Iago's Soliloquies in Wiliam Shakespeare's Othello Essay

471 Words2 Pages
Iago's Soliloquies in Wiliam Shakespeare's Othello

Through soliloquies in the play, Iago shares his plans and thoughts with the audience. It's through this method that the audience discovers his intentions and motives for his actions. Until the third act there are 3 soliloquies and in each one he shares his thoughts and lets the audience some where into his mind. Critics have suggested that through this confidence he shares with the audience, they become his accomplices.

In the first soliloquy Iago tells the audience firstly, that the only reason he "would expend time with such a snipe" is but to use him. He reveals throughout the first soliloquy that rank and social classes are of
…show more content…
He refers to some unknown rumour that Othello has been, "'twixt my sheets" and, "done my office". He then shows us that he has a great power for thinking on his feet by creating a plan from Cassio's performance with Desdemona that he just witnessed. It could be said that these soliloquies are a way of informing and summarising the story to come so as to create an air of suspense in the audience.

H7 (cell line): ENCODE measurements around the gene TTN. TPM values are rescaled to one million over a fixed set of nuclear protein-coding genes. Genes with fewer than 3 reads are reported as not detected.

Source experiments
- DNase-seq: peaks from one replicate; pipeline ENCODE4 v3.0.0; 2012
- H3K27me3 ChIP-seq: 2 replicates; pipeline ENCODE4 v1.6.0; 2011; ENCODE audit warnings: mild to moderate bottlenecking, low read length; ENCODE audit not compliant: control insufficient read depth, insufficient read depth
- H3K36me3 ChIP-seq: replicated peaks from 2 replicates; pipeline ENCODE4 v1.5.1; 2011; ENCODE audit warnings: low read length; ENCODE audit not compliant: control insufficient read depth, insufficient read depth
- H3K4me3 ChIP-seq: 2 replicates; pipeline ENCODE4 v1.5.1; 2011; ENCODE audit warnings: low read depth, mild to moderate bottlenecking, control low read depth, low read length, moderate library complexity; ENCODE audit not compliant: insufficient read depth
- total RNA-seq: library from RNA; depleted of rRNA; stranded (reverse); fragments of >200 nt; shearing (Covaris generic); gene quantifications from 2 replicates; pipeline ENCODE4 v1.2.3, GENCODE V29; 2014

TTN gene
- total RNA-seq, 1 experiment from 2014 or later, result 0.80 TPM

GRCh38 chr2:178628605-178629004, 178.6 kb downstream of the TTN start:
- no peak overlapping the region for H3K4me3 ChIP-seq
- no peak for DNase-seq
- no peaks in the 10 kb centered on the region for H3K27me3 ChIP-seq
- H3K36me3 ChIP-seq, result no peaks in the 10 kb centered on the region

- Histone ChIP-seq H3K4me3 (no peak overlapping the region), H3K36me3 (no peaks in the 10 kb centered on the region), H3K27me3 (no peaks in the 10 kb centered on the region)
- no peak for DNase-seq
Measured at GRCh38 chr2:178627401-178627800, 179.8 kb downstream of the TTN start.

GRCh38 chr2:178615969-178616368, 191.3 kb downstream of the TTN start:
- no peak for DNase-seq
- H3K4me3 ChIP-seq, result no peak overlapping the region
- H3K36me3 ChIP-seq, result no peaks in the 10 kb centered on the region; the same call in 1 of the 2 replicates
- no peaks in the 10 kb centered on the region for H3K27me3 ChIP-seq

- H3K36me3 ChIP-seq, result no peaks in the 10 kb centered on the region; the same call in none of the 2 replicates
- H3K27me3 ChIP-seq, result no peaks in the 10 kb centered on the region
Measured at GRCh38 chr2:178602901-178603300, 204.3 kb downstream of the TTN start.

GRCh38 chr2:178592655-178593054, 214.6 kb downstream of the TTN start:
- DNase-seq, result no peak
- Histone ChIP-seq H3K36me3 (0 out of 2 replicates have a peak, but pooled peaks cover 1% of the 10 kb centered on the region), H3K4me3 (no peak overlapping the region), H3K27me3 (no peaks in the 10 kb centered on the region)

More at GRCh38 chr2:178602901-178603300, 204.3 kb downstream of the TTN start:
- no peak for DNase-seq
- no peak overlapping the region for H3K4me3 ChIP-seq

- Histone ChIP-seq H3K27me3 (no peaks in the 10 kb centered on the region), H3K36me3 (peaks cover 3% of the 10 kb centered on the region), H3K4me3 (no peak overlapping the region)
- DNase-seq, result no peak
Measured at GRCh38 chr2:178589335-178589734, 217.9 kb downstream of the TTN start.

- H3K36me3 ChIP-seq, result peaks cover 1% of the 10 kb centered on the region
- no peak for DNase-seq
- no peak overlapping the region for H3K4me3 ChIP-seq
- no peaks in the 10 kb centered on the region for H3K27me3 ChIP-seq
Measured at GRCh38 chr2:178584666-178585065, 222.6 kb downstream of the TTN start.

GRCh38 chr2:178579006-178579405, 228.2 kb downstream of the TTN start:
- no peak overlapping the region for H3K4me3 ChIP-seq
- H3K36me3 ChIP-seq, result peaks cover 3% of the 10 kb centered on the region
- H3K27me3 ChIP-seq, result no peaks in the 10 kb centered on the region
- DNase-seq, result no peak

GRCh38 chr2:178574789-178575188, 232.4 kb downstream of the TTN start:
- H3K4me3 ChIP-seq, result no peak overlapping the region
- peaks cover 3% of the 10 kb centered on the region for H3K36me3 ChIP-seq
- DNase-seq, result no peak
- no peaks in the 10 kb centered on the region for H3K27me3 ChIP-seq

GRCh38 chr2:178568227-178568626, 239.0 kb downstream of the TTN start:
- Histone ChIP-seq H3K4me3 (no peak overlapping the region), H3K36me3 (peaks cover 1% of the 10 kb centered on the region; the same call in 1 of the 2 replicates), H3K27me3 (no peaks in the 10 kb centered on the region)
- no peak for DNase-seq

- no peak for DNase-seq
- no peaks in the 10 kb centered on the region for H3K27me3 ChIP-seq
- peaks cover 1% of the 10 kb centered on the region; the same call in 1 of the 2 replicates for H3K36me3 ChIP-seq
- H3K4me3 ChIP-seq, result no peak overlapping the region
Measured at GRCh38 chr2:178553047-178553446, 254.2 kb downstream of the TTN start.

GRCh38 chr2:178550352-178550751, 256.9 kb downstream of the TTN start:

The second soliloquy gives the audience a chance to see a small percent of Iago's character as suddenly the rumour in the first soliloquy has become a definite suspicion and he offers his third motive, his love Desdemona. This love apparently appears from no where but it fuels Iago on to say that he will have revenge on Othello, "wife for wife" and then states the prophetic, "At least into jealousy so strong, that judgement cannot cure". Again Iago uses the soliloquy to tell the audience his plans, however by doing this we also realise notice Iago's quick nature to think on his feet and manipulate situations, and this gives us a small insight into his character. This is shown again when Iago then states that he believes Cassio too has slept with Emilia. This could be Iago's way of justifying his actions against cassio.

At the end of this

    More about Iago's Soliloquies in Wiliam Shakespeare's Othello Essay

      Get Access